As you can imagine, this had a predictably healthy effect on sales of the novel. And before you accuse me of cynicism in implicating Richardson, Pamela Censured was actually printed by one of his friends. Richardson himself had been a professional printer long before he was a writer, so he knew exactly how the book business worked when it came to ‘self-publishing’ his own book. He employed all the tricks of the eighteenth-century trade to plug his Pamela, including newspaper leaders, celebrity endorsement, and ‘pre-pub’ quotes. Before the novel had even been published it had been recommended from the pulpit of St Saviour’s, Southwark (quite possibly at Richardson’s instigation), and the poet Alexander Pope had been overheard to say it “would do more good than many sermons”. This chance remark was in all probability nothing of the kind, since the incident apparently took place in a fashionable Bath bookshop owned by Richardson’s brother-in-law. It was the eighteenth-century equivalent of a celebrity retweet, and it very quickly went viral
The combination of pro-Pamela promotions and Anti-Pamelist allegations of depravity added up to such a successful marketing campaign that the novel soon turned into a literary sensation. There were five editions by the end of 1741, and an estimated 20,000 copies sold. Soon Pamela fans could buy a Pamela fan, visit the Pamela waxworks, buy souvenir prints of Joseph Highmore’s paintings inspired by her, cheer on a racehorse named after her, watch a stage adaptation at the Goodman’s Fields theatre, and end their evening at the Vauxhall pleasure-gardens admiring two paintings of scenes from the book which decorated the supper-boxes there.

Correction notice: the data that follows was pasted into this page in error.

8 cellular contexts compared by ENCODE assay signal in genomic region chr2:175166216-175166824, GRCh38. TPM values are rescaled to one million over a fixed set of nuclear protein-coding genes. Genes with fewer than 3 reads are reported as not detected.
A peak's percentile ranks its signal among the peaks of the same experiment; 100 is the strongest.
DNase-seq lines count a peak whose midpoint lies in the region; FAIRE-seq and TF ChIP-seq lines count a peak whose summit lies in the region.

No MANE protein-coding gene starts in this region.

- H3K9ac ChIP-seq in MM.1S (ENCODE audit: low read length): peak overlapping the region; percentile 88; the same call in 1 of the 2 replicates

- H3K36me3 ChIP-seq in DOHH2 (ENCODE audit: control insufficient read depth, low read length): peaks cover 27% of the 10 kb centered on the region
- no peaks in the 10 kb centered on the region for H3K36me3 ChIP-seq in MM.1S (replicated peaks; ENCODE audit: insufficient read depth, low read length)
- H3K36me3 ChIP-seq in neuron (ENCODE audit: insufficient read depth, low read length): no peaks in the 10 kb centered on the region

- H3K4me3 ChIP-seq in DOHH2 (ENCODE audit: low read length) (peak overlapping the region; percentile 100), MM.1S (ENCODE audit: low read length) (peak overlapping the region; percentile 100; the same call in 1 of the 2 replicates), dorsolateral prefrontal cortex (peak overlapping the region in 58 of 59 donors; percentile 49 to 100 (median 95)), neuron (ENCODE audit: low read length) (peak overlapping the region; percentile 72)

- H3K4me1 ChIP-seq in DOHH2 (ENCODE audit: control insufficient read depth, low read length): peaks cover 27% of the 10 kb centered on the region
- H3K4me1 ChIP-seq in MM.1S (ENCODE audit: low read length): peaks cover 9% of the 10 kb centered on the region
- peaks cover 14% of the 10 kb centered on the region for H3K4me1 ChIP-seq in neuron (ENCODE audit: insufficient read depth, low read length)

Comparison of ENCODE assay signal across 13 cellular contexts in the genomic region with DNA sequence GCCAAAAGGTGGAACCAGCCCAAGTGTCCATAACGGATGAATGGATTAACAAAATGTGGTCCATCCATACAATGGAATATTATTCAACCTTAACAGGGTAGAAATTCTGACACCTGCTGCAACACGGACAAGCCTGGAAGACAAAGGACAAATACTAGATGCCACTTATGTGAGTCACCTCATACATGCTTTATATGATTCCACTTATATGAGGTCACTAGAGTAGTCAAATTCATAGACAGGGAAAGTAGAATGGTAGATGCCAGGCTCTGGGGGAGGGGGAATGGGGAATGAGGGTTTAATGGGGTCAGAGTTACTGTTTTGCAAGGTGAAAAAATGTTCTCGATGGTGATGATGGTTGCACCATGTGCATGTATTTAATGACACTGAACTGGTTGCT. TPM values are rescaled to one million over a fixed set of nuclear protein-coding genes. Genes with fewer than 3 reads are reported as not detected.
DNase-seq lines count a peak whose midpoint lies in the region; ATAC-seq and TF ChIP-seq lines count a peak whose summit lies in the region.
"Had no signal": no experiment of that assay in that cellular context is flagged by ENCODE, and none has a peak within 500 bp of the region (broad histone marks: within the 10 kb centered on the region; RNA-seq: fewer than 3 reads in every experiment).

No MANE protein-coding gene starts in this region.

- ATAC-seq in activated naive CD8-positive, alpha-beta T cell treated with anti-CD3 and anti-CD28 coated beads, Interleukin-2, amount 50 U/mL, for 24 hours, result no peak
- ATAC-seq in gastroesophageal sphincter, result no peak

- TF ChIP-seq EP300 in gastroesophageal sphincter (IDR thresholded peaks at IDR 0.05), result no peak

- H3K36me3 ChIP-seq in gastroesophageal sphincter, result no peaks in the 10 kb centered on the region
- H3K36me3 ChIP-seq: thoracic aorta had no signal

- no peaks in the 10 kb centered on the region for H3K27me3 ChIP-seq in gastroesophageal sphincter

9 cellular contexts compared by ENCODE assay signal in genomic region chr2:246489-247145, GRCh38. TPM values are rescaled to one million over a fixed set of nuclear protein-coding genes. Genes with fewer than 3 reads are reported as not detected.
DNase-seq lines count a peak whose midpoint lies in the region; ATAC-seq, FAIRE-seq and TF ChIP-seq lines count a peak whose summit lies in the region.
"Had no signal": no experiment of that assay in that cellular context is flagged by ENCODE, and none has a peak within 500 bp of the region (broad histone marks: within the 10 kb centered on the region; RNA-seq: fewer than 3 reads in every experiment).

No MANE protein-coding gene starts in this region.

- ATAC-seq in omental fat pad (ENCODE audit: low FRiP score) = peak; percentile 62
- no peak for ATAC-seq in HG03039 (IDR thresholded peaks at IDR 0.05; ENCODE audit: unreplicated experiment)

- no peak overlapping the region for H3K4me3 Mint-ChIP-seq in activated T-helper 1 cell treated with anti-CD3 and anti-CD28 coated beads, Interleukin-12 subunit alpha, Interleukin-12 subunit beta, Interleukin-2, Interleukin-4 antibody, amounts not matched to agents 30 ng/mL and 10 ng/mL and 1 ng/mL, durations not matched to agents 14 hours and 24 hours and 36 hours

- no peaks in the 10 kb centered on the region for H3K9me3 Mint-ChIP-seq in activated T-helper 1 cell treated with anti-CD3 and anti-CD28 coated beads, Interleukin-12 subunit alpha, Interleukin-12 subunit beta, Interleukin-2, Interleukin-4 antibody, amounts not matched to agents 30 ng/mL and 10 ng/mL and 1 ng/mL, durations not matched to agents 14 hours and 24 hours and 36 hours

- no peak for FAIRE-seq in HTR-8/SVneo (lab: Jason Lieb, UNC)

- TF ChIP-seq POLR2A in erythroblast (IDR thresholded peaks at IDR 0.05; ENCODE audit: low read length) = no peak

Richardson himself made no money from any of this add-on activity, of course, there being no such thing as merchandising rights in 1740, and he also had to contend with a lax to non-existent legal framework when it came to copyright, which meant he couldn’t stop several pirate alternative versions of his book, or an unauthorised sequel. Nor – much to his horror – could he prevent the publication of a satirical spoof entitled An Apology for the Life of Mrs Shamela Andrews.
Richardson didn’t know – at least at first – that Shamela was the work of Henry Fielding, and when he did discover the culprit he never forgave him. But you only have to look at the opening pages to appreciate how close and clever a pastiche this is, as Fielding exactly captures the quirks of Pamela’s present-tense style:
“’Thursday Night, Twelve o’Clock
Mrs Jervis and I are just in Bed, and the Door unlocked; if my Master should come – Oddsbobs! I hear him just coming in at the Door. You see I write in the present Tense, as Parson Williams says…’
More than one critic has pointed out that the actual events of Shamela are almost identical as those in the relevant parts of Pamela – Fielding doesn’t change the facts, simply the spin put upon them, as a way of pointing up the real object of his satire: the inherent unreliability – and potential hypocrisy – of any first-person account. And to be fair, he wasn’t the first to do this, just the cleverest: plenty of readers before him had lambasted Pamela as no modest maiden, just a wily little schemer who was out for what she could get, and astute enough to use her virginity as a bargaining chip. As the author of a 1754 pamphlet later put it, Pamela was ‘a pert little minx, whom any man of common sense or address might have had on his own terms in a week’.
250 years later this question of Pamela’s character and motivation remains one of the critical cruxes of Richardson’s novel. Is Pamela as innocent as she seems, or is she deliberately leading Mr B on? Does the novel really promote religion and virtue, or is it just eighteenth-century mummy-porn masquerading as improving literature? One thing is certain: you can agree or disagree about whether Samuel Richardson really was the father of the novel, but when it comes to book promotion, he was the daddy indeed.
This post was written for The Spectator in 2012